Annual Penetration Testing is no longer enough
Updated: Sep 16, 2020
The ‘annual penetration test’ has long been a cornerstone of cybersecurity defences for organisations of all sizes. The premise behind such ad-hoc testing is that it allows insights into your security weaknesses and vulnerabilities so that you can mitigate the risks identified and remain ‘cyber secure’.
Is this still true today? Is an annual pentest test (or perhaps even a quarterly one) enough to protect your organisation against the growing number of cyber threats?
The proliferation of internet use and the increase of cyber-exploitation against organisations has risen dramatically in recent years.
The situation is complicated further by today’s IT heterogeneous and complex environments with lean software delivery teams running at a pace to put out features and software, often with multiple releases per day being made into production. To this end, operating an ad-hoc pentest or red team engagement model means it is now impossible to keep security risk mitigation running at the same pace as development.
Ad-hoc testing being 'point in time' presents a useful albeit very narrow view of your security posture. Rapid development cycles and highly variable infrastructure topologies mean that your organisation’s attack surface is constantly changing, and that you are increasingly vulnerable to constant attack. Cyber risk trends have been progressing this way for several years with a survey showing that the number of organisations that believe - or have found - that they were under constant attack jumped 300% from 2013 to 2014 along, with almost 20% of respondents indicating they were under constant attack.
Many companies including giants such as Facebook, Netflix and Amazon have adopted a DevOps framework to underpin continuous delivery. In recent times Netflix has moved from a 3-week update cycle to a daily cycle; Amazon is rumoured to release multiple times per minute. Your own IT environment release cycle may be as rapid as Netflix’s or a little less frequent. The point is, it’s unlikely that your environment stays in any stable, ‘fixed’ state for any long period of time.
For these reasons, a point in time test or ad-hoc red team offensive engagement fails to adequately protect your organisation. Let’s look at a few of the key reasons in more detail.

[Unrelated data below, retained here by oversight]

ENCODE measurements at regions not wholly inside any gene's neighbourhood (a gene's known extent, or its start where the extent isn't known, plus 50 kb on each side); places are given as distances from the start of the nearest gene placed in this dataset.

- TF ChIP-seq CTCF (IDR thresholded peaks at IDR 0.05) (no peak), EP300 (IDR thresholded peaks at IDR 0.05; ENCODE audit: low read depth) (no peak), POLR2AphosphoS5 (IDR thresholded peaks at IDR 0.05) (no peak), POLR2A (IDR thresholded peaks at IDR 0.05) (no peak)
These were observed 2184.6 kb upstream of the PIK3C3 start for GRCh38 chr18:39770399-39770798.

‘364’ days of exposure
Once your annual penetration test is completed, that’s it for another 364 days with no further testing. This is ineffective for two reasons, firstly the threats against your organisation and the current known areas being exploited by threat agents change day by day.
While the traditionally accepted process of running a penetration test annually may be beneficial and undoubtedly provide some enhancements to your security - it fails to meet or replicate the reality of the real world - one of being constantly vulnerable to an increasing number of threats.
Your organisation is under threat every day from external, illicit forces looking to exploit your cyber weaknesses. It stands to reason then that to mitigate and reduce this risk any progressive organisation should consider performing constant testing on their IT estate not just at the level of IT but at the complete organisational level. Engaging with a partner who can induce constant, positive pressure cyber attacks on your organisation - as a whole - driven by a team of cyber specialists provides a more lifelike scenario where threats are discovered in real-time and attempted to be exploited.
CovertSwarm has developed a 365 day per year method that delivers this constant attack, whilst being a ‘friendly adversary’ to your engineering, DevOps, SOC and risk teams.
Penetration tests fail to deliver the most valuable information
More often than not penetration tests deliver a lot of ‘noise’ in their results. The test may pick up misconfigurations that can and should be fixed but are not critical or likely to be an attack vector that would be targeted or penetrated by criminals. To further add to the noise and pentest-generated confusion, many of the companies offering penetration testing will deliver inconsistent results, leaving clients not knowing exactly which vulnerabilities to address.